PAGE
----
In the Realm of King Alcohol
Sitting on a train back from Chesterfield to Plymouth – I remember that I promised to write an article for 'Share'. I have a feeling it will help me compose an email for the CEO I've just met, regarding developing a university project been working on for several years. The meeting went well, and it's time to get grateful.
Its not when things are tough in recovery I need to worry. I just put my head down, immerse myself in Step 11, do meetings every night, stick close to my sponsor and surf the resulting sumptuous serenity (on the board of humility) 'til things inevitably get better.
The problem is, things are good and in danger of getting even better. I have lovely lady in my life, playing in a Cuban jazz band from heaven, feel God is smiling warmly on me at the moment, and have goosebumps on goosebumps. (At this point I want to appeal to the newcomer who may feel that their life is over, living will be miserable with a drink (or 5). This is just an overhang of the alcoholic muddy mind. Your life has yet to begin!)
In the realm of king alcohol (with or without queen spliff) I would drink to dream bigger dreams. That's my innate mindset, I'm insatiably greedy and self-centred, prone to insane grandiose delusions, where my defects of character become morbidly inflamed.
I need to keep myself grounded – philosophically reflect on my Step 1 and how my life was before recovery: suicidal thoughts every night, yet terrified of dying, sensing my soul might be sucked into some dark abyss, night sweats, vomiting most mornings, the hangovers, loss of memory, painful, embarrassing recollections, the increasing isolation, guilt, dejection, occasional outbursts of violent desperate anger. And unable to stop drinking, the compulsive urge always beating down the voice of reason.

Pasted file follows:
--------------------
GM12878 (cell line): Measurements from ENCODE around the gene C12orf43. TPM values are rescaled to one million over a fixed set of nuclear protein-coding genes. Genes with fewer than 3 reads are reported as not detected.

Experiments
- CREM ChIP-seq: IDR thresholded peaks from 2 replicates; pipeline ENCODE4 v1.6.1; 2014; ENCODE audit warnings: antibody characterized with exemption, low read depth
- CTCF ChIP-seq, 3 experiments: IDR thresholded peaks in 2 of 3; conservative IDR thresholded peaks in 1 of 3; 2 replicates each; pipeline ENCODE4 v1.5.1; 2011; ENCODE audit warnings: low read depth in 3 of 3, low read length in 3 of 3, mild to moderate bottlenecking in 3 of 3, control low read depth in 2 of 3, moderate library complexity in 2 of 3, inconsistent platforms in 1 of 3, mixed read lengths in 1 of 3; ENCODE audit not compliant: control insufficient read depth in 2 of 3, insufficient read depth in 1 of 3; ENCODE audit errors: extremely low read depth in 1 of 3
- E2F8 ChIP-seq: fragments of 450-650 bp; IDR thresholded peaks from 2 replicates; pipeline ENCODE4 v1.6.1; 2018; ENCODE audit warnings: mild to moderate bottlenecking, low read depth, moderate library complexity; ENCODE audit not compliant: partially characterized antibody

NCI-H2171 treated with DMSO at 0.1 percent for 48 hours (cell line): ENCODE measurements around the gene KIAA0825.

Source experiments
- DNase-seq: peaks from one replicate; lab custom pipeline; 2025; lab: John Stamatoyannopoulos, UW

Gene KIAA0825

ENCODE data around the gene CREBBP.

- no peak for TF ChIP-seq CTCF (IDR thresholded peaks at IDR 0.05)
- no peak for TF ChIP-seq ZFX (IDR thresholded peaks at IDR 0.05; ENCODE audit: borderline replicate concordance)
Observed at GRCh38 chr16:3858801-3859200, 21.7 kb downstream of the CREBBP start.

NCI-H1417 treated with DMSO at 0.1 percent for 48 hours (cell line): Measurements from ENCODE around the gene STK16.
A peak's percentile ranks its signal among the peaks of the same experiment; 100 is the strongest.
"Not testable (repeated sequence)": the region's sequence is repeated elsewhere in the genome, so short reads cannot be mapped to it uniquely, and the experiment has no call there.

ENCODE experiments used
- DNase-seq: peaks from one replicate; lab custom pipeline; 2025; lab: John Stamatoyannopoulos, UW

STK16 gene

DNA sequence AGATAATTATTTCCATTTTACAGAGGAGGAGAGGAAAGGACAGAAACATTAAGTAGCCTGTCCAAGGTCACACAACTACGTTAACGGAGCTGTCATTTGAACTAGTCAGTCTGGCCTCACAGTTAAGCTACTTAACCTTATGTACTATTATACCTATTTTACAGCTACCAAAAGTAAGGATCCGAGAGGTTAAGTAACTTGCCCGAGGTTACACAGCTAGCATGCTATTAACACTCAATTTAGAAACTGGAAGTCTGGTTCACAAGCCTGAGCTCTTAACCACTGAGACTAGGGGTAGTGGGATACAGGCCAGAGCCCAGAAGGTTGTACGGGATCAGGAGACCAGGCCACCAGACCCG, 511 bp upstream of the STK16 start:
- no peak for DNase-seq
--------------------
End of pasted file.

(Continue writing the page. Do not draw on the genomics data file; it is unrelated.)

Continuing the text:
I love AA, its the ideal vehicle for my spiritual development; the opportunity to carry a message to the still-suffering confused alcoholic, it keeps me emotionally centred with keeping honest, humble and open with my best friend, my sponsor. (I use the word friend in the Greek sense – someone who cares about ones well being…wants the best.)
I love and am very grateful for my home group. It has a yearning, restlessness and thirst to improve the group and better fulfil Tradition 5. We 'bang the drum' of sponsorship. Big Book and Steps, initially because we feel its expected. Eventually we share these actions with conviction and gravity…because it works – it leads to a happy and contented sober life (often when everything else has failed.)
Sean M., Road to Recovery Group, Plymouth